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Tehran ‘Eerily Calm’ – Death Toll At 17

From a relieved Associated Press:

An amateur video uploaded to YouTube on Sunday shows a mass of protesters marching and shouting what the video blogger translates as: “Have no fear, we are all together,” and then “Down with dictator.” The video is said to be of a demonstration on Sunday on Shirazi St. in Tehran.

In Tehran, an eerie calm as death toll jumps to 17

By Nasser Karimi And William J. Kole, Associated Press Writers

TEHRAN, Iran – An eerie calm settled over the streets of Tehran Sunday as state media reported at least 10 more deaths in post-election unrest and said authorities arrested the daughter and four other relatives of ex-President Hashemi Rafsanjani, one of Iran’s most powerful men.

The reports brought the official death toll for a week of boisterous confrontations to at least 17. State television inside Iran said 10 were killed and 100 injured in clashes Saturday between demonstrators contesting the result of the June 12 election and black-clad police wielding truncheons, tear gas and water cannons.

Police and members of Iran’s Basij militia took up positions Sunday afternoon on major streets and squares, including the site of Saturday’s clashes, but there was no immediate word on whether protesters were gathering.

Iran’s regime continued to impose a blackout on the country’s most serious internal conflict since the 1979 Islamic Revolution…

State-run Press TV reported that Rafsanjani’s eldest daughter, Faezeh Hashemi, and four other family members were arrested late Saturday. It did not identify the other four.

Last week, state television showed images of Hashemi, 46, speaking to hundreds of supporters of opposition candidate Mir Hossein Mousavi. After her appearance, hard-line students gathered outside the Tehran prosecutor’s office and accused her of treason, state radio reported.

Rafsanjani, 75, has made no secret of his distaste for Ahmadinejad, whose re-election victory in a June 12 vote was disputed by Mousavi. Ahmadinejad has accused Rafsanjani and his family of corruption.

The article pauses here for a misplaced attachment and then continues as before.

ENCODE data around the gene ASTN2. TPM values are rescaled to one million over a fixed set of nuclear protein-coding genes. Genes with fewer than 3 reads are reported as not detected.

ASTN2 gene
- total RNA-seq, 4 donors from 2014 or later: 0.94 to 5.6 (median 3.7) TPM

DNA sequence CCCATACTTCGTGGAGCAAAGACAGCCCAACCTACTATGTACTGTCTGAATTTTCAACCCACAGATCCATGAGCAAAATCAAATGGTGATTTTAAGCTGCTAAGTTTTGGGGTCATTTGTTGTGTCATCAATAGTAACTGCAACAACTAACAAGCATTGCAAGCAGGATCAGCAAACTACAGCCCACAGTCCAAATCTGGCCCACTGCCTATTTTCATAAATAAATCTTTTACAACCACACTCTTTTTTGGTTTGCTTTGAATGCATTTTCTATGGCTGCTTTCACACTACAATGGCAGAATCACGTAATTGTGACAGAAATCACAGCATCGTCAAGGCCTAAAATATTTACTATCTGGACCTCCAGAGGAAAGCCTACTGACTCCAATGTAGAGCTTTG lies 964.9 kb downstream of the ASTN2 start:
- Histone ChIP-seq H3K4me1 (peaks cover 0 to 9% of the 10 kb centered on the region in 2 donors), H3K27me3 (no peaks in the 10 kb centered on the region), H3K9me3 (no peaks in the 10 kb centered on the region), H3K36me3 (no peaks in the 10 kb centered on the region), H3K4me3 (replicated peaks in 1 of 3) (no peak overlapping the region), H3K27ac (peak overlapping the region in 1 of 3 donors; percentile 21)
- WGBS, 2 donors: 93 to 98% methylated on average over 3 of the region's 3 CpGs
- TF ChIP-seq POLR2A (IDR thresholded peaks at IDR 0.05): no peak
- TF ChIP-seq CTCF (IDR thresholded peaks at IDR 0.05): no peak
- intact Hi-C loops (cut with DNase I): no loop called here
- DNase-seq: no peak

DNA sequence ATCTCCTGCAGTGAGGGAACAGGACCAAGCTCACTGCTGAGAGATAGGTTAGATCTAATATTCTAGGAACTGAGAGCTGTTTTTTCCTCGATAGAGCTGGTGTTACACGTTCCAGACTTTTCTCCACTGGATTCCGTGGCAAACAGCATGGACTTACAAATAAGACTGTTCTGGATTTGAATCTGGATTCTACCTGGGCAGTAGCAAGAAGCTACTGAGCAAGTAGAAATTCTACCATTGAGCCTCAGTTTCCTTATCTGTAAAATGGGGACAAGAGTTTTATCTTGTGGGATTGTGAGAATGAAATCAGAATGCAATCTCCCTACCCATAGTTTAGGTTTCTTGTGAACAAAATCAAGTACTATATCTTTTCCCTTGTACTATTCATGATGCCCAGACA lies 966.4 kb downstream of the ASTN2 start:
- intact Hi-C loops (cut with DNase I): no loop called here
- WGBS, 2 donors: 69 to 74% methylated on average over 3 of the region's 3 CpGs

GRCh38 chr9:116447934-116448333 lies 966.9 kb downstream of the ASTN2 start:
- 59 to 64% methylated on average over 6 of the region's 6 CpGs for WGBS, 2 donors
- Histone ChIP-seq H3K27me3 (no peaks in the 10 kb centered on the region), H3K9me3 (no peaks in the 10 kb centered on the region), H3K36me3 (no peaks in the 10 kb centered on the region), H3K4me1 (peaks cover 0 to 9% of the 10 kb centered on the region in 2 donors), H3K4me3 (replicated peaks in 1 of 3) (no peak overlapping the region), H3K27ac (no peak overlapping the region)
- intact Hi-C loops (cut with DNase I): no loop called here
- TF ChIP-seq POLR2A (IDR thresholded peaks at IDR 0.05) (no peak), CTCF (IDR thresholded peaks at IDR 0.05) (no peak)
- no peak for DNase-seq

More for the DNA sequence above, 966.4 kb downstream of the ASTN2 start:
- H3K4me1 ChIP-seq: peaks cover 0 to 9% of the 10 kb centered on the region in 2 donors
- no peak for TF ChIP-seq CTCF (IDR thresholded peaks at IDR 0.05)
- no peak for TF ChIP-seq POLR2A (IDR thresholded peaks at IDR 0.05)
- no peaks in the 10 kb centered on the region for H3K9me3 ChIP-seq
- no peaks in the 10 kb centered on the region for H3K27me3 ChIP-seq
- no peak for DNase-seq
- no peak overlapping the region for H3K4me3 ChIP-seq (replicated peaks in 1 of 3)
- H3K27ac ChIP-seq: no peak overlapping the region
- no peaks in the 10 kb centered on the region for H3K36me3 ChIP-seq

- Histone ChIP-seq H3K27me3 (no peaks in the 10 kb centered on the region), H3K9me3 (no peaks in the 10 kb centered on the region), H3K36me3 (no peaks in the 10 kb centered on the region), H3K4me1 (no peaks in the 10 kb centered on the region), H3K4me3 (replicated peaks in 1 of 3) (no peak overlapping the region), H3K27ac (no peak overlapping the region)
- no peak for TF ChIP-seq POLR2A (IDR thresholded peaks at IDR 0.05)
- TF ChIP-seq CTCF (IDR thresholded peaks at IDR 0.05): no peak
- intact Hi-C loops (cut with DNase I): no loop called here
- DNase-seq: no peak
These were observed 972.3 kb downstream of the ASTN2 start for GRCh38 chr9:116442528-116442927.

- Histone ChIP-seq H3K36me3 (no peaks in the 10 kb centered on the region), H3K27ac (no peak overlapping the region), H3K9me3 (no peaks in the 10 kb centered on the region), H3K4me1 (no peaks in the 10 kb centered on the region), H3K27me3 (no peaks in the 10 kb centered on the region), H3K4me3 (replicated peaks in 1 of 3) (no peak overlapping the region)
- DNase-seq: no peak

The influential Rafsanjani now heads two very powerful groups. The most important one is the Assembly of Experts, made up of senior clerics who can elect and dismiss the supreme leader. The second is the Expediency Council, a body that arbitrates disputes between parliament and the unelected Guardian Council, which can block legislation.

His daughter’s arrest came as something of a surprise: Just Friday, Khamenei had praised Rafsanjani as one of the architects of the revolution and an effective political figure for many years. Khamenei acknowledged, however, that the two have "many differences of opinion."

Underscoring how the protesters have become emboldened despite the regime’s repeated and ominous warnings, witnesses said some shouted "Death to Khamenei!" at Saturday’s demonstrations — another sign of once unthinkable challenges to the virtually limitless authority of the country’s most powerful figure.

Sunday’s state media reports also said rioters set two gas stations on fire and attacked a military post in clashes Saturday. They quoted the deputy police chief claiming officers did not use live ammunition to dispel the crowds…

There was some confusion about the death toll. English-language Press TV, which is broadcast only outside the country, put the toll at 13 and labeled those who died "terrorists." There was no immediate explanation for the discrepancy…

Iran has imposed strict controls on foreign media covering the unrest, saying correspondents cannot go out into the streets to report.

Reporters Without Borders said 20 journalists were arrested over the past week. The British Broadcasting Corp. said Sunday that its Tehran-based correspondent, Jon Leyne, had been asked to leave the country…

For the record, Iran’s Press TV is now reporting:

Four Rafsanjani relatives released

Sun, 21 Jun 2009

Four close relatives of Iran’s Expediency Council Chairman Ayatollah Akbar Hashemi-Rafsanjani, who had been arrested for provoking unrest, have been released.